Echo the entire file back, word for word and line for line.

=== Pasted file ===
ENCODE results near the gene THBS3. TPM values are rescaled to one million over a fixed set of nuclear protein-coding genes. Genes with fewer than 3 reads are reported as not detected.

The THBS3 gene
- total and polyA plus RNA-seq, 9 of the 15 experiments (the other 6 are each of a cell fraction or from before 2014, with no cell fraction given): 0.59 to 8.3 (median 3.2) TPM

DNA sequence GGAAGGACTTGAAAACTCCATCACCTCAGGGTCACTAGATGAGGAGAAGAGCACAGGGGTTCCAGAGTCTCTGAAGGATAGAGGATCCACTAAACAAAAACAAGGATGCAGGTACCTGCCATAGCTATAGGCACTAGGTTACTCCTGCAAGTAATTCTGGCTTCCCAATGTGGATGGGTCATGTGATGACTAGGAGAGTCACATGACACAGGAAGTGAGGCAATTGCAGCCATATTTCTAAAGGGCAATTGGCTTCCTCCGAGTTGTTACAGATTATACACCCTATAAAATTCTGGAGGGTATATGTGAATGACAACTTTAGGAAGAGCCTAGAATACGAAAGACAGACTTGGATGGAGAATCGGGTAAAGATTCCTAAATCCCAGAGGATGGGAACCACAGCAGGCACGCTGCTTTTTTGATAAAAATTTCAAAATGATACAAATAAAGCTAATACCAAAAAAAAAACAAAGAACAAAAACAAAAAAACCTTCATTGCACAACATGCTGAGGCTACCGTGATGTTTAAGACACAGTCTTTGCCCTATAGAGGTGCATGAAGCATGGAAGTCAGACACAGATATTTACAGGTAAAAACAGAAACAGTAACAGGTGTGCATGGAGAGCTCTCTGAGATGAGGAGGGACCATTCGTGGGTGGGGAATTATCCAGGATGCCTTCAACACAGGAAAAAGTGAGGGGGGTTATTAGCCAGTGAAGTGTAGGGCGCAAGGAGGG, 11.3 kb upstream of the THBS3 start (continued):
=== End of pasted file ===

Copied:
ENCODE results near the gene THBS3. TPM values are rescaled to one million over a fixed set of nuclear protein-coding genes. Genes with fewer than 3 reads are reported as not detected.

The THBS3 gene
- total and polyA plus RNA-seq, 9 of the 15 experiments (the other 6 are each of a cell fraction or from before 2014, with no cell fraction given): 0.59 to 8.3 (median 3.2) TPM

DNA sequence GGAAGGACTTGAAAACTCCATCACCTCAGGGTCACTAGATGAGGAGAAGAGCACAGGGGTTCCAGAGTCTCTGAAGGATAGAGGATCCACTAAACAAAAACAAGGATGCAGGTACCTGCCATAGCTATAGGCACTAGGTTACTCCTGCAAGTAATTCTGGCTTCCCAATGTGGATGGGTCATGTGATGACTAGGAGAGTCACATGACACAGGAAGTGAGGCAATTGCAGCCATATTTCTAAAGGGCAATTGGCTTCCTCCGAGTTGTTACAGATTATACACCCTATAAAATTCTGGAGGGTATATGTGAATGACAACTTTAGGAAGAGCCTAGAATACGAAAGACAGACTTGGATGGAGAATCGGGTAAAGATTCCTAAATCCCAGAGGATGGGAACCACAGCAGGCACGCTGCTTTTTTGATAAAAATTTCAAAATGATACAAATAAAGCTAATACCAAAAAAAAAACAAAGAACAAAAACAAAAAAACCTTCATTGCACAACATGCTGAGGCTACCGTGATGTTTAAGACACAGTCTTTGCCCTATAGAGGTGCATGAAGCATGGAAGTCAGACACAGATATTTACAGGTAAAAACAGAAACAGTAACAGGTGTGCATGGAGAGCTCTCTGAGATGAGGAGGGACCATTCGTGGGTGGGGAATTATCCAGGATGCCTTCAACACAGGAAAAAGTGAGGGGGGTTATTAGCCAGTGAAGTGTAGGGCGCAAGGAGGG, 11.3 kb upstream of the THBS3 start (continued):